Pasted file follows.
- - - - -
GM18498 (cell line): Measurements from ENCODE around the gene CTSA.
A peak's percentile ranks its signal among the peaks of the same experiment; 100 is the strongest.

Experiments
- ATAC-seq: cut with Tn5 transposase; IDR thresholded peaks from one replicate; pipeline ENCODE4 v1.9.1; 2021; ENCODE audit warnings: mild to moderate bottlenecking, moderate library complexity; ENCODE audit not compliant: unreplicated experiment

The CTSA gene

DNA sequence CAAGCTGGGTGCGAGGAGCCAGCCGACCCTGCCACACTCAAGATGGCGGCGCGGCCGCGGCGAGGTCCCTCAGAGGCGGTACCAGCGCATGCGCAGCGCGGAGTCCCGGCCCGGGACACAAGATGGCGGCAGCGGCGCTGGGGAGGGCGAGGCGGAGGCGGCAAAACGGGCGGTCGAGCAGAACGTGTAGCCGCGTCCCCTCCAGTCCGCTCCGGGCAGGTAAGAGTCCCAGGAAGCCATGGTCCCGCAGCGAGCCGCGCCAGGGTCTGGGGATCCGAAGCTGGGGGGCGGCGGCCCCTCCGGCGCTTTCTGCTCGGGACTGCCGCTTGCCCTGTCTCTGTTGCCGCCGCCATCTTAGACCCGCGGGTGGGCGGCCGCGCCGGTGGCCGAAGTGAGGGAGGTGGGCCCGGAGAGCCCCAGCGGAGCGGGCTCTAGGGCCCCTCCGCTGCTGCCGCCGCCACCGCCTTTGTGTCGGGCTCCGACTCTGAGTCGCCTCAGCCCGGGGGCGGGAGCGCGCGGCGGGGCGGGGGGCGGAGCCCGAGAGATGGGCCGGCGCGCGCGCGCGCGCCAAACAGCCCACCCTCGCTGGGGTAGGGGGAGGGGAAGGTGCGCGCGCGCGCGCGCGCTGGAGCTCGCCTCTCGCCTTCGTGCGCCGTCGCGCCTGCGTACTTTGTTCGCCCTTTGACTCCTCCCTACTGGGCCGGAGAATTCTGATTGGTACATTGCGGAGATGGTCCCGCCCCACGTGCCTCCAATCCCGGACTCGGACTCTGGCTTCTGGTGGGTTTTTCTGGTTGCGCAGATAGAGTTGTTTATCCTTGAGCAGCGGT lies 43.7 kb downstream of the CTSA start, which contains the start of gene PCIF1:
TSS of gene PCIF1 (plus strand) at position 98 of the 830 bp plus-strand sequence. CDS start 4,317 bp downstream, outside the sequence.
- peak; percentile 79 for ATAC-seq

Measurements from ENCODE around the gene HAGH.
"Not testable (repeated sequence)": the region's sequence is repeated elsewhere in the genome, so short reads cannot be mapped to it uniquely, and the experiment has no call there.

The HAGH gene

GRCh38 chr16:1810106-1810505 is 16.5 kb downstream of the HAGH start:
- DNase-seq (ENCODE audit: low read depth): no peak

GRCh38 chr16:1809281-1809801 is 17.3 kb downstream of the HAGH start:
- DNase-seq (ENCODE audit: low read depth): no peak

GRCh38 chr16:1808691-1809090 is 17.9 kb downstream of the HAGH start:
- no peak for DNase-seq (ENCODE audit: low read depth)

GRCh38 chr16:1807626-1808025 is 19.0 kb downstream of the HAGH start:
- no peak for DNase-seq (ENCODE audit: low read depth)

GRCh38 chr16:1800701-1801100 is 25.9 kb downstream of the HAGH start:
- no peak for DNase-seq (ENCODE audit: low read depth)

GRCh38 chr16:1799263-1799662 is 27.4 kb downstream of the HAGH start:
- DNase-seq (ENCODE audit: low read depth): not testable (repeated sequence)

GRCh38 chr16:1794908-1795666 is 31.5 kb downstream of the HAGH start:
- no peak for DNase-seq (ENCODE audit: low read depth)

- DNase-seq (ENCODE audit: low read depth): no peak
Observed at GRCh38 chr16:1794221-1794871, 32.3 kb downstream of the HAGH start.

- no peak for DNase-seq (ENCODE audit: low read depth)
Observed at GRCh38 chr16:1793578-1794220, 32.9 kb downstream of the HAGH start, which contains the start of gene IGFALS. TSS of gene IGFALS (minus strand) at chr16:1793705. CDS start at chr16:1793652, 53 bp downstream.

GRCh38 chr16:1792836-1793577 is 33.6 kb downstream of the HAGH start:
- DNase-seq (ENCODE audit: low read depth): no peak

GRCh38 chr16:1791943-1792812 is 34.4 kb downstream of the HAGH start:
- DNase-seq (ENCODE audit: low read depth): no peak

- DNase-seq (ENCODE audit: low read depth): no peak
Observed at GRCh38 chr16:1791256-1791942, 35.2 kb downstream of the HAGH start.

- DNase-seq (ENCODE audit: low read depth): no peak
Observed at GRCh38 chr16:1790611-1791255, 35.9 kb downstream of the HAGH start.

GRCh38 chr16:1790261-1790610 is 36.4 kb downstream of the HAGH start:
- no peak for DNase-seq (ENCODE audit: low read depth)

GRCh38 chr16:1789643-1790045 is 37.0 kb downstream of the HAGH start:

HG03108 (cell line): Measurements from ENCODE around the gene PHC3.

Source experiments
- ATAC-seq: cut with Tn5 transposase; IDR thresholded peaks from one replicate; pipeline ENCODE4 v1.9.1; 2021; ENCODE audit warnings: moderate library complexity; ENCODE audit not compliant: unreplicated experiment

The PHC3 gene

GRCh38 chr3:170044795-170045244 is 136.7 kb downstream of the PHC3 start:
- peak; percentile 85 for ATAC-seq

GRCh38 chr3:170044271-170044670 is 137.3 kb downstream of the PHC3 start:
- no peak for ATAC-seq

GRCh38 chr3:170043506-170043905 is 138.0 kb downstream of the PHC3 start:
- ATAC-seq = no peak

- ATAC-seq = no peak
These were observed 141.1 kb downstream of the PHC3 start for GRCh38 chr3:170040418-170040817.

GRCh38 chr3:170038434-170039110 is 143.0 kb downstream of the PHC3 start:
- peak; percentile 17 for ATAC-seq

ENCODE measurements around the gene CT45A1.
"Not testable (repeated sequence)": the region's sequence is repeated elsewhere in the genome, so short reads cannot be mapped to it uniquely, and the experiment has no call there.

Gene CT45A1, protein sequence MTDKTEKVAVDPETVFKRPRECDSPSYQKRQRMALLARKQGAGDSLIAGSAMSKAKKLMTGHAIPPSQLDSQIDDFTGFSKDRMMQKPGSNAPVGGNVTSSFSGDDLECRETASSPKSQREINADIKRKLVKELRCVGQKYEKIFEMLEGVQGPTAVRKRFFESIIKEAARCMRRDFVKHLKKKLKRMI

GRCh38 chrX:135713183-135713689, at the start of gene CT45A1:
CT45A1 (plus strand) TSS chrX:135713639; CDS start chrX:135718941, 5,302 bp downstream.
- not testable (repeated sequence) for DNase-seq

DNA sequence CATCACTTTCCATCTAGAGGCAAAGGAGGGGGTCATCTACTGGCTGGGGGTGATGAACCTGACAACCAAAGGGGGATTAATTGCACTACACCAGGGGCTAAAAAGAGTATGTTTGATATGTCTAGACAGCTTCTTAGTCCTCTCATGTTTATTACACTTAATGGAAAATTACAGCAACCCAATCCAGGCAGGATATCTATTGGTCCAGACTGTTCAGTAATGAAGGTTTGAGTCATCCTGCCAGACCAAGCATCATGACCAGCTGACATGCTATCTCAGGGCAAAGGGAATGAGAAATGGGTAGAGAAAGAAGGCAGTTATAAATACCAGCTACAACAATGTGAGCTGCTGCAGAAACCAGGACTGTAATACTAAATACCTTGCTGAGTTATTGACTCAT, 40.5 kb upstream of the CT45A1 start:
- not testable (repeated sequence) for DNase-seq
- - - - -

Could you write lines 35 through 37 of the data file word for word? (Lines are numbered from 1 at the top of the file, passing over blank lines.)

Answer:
Observed at GRCh38 chr16:1791256-1791942, 35.2 kb downstream of the HAGH start.

- DNase-seq (ENCODE audit: low read depth): no peak
Observed at GRCh38 chr16:1790611-1791255, 35.9 kb downstream of the HAGH start.